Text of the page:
How Have You Found Your Style And Has It Changed Since You Start?

957 Words 4 Pages
1. How have you found your style and has it changed since you started? I have drawing life and observations since I was 15 years old - mainly the human figure and mostly pencil drawings. I did this until I was 32 years old. I graduated from the School of Visual Arts, New York, in 2002. There were periods in-between were I hardly drew at all. During my Masters studies at SVA, I started to write conversation quotes I overheard into my drawings. I also started to scan sketchbook drawings into my computer and add colour to them digitally. A bit later I began to draw on location - taking reference photos of the people and places I wanted to use. Drawing from my reference material allowed me to spend more time on my work. This meant that …show more content…
If I see a person who I would like to portray and to talk with I introduce myself. I tell them that I would like to interview them, then create a drawing of them. I also ask if they would mind their drawings being published in a magazine or a newspaper. If everything is okay for the person, I take reference photos and conduct an interview. When I’m back in the studio I look at the photos I took. I usually make little thumbnail sketches to send to the art director and to give myself a better idea how to layout the illustration. Should it be a single page, a double page spread, or a sequence of pages? Once this is sorted I work on the final drawing. Observing the photos and drawing what I see on an A2 sketch pad. I then scan the drawing in and import it into my layout programme. I design the pages and add colour to the drawings using vector shapes. During the colouring process, I often listen to the audio recordings of the interviews. Later I do transcripts of the interviews, edit them, and send them to the client. Once the text is approved and the grammar and spelling has been checked, I handwrite the text, scan it, and place it in my …show more content…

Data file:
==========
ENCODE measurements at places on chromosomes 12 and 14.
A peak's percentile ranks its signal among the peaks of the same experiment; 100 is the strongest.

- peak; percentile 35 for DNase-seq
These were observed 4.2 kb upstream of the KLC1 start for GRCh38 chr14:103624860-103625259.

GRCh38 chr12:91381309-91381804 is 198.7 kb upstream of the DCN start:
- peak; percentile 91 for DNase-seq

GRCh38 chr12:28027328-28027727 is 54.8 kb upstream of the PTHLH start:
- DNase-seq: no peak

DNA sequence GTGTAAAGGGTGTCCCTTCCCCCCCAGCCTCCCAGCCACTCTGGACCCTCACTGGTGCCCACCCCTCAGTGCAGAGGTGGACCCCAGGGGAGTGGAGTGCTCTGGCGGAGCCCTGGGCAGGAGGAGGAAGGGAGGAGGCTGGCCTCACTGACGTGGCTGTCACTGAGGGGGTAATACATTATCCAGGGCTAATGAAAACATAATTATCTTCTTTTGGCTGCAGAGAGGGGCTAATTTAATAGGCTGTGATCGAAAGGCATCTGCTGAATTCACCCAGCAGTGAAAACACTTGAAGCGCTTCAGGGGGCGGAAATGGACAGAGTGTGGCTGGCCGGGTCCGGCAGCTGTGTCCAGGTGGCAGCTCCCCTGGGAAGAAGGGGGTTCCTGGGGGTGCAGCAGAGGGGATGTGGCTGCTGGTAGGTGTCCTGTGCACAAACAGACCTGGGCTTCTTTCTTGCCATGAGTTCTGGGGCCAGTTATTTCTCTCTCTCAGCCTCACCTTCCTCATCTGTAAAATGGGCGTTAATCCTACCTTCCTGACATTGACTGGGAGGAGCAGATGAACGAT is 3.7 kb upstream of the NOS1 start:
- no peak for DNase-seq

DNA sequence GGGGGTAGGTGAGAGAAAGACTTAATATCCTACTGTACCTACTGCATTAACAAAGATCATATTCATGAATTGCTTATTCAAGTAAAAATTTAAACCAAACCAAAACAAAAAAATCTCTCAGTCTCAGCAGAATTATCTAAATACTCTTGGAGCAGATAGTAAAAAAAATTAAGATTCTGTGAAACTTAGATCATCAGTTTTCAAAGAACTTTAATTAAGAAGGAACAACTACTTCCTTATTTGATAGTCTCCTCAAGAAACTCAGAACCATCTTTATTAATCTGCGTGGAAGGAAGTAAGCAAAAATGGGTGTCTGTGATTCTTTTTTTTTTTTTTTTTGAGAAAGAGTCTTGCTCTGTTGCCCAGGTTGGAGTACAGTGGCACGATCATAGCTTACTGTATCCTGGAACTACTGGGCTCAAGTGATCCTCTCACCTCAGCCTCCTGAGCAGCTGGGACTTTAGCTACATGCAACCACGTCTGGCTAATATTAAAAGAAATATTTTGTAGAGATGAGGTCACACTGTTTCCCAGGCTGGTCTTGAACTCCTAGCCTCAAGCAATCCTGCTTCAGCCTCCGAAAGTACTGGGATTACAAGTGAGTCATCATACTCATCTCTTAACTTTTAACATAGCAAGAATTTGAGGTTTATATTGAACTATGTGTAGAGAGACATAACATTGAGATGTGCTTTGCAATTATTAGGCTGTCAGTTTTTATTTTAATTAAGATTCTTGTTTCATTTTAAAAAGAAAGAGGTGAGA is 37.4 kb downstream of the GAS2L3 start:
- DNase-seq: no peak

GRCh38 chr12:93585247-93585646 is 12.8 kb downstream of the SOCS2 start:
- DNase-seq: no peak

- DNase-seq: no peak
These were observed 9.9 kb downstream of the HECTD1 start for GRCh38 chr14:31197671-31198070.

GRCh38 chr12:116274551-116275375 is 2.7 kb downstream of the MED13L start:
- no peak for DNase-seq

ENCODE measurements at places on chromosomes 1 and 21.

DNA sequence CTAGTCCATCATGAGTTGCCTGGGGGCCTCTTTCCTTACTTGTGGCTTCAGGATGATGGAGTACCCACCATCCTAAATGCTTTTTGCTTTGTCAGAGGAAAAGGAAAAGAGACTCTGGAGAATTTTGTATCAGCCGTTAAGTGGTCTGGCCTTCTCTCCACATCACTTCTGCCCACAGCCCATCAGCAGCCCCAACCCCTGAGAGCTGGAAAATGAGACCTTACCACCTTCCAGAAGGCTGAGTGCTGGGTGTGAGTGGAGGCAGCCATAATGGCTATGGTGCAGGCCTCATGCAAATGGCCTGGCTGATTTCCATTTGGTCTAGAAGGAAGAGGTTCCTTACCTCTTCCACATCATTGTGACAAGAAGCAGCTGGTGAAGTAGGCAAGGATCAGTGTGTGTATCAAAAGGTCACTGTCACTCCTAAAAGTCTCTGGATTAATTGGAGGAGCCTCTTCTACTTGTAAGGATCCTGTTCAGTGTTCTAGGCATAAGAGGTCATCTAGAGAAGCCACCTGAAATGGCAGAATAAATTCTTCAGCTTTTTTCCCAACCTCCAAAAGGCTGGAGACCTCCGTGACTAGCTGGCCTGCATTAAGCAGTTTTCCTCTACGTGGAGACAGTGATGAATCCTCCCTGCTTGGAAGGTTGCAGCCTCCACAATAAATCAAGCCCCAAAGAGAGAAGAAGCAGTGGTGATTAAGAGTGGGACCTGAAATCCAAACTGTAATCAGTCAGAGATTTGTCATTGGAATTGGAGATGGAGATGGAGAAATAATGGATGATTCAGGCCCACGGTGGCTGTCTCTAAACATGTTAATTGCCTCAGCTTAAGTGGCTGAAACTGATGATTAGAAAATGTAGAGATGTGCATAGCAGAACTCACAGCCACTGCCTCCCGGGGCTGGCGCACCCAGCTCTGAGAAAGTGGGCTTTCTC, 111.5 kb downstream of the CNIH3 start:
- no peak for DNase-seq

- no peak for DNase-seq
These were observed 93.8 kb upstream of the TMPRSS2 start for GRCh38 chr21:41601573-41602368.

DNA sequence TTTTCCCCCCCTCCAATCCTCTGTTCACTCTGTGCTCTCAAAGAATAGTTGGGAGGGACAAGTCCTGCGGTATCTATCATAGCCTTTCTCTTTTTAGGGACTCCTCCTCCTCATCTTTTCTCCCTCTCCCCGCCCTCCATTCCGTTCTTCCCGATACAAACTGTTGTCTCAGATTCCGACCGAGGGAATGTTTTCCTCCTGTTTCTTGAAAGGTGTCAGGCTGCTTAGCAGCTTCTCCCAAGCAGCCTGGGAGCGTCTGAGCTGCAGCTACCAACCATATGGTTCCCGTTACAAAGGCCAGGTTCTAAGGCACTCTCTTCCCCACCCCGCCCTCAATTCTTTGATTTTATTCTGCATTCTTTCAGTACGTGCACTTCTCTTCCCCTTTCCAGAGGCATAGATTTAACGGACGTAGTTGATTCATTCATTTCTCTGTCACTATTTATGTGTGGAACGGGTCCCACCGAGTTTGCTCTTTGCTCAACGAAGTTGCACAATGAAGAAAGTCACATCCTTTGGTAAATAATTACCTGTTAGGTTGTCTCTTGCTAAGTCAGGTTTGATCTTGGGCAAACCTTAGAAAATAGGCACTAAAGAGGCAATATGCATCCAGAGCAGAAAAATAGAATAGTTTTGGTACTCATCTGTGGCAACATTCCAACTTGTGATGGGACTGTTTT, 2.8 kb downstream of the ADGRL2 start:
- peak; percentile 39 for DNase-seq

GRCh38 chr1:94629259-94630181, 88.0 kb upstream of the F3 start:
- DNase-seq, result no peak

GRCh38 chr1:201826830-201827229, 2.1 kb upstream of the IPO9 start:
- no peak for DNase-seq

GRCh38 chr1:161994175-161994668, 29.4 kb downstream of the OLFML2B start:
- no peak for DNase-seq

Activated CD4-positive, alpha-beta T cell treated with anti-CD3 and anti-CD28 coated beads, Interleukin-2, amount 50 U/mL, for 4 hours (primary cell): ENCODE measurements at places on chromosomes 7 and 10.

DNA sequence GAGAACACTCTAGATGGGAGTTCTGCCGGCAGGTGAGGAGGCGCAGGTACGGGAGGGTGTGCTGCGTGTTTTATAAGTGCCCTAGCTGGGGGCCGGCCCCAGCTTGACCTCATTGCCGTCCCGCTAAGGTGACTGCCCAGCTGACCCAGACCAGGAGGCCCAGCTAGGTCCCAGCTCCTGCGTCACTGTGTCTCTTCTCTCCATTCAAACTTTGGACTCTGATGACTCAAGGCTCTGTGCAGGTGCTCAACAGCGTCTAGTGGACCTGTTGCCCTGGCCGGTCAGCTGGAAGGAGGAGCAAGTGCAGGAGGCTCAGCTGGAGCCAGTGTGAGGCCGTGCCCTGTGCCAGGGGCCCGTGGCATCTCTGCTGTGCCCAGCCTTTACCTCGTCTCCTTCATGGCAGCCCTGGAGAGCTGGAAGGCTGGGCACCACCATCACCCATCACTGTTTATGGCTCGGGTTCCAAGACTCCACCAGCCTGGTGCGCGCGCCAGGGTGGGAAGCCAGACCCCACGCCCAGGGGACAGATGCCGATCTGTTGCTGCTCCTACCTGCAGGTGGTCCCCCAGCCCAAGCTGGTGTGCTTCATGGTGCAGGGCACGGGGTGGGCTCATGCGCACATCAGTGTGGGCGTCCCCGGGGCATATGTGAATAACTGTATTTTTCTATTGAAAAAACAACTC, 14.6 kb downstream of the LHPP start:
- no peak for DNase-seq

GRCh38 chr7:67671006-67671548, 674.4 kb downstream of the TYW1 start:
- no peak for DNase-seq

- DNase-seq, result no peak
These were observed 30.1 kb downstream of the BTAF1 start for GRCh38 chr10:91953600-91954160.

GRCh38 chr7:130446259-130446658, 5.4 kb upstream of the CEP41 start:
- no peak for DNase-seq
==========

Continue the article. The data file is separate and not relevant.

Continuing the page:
Draw from observation. Take your sketchbook wherever you go and use it! Be interested in what happens around you. Read the newspapers - not just the ones that you like - the ones that contradict your political views. Don 't wait until someone else gives you an assignment. Be proactive. Work on subject matters that interest you. Pitch projects to publications you 'd like to work for. Be ready to be turned down a lot! Look at what kind of work reportage artists are doing all over the world, and how and where they are published. Be ready to face the reality you may not able to make a living with your reportage work. It’s not easy, but when the work comes in, it’s the best job in the

Related Documents

Related Topics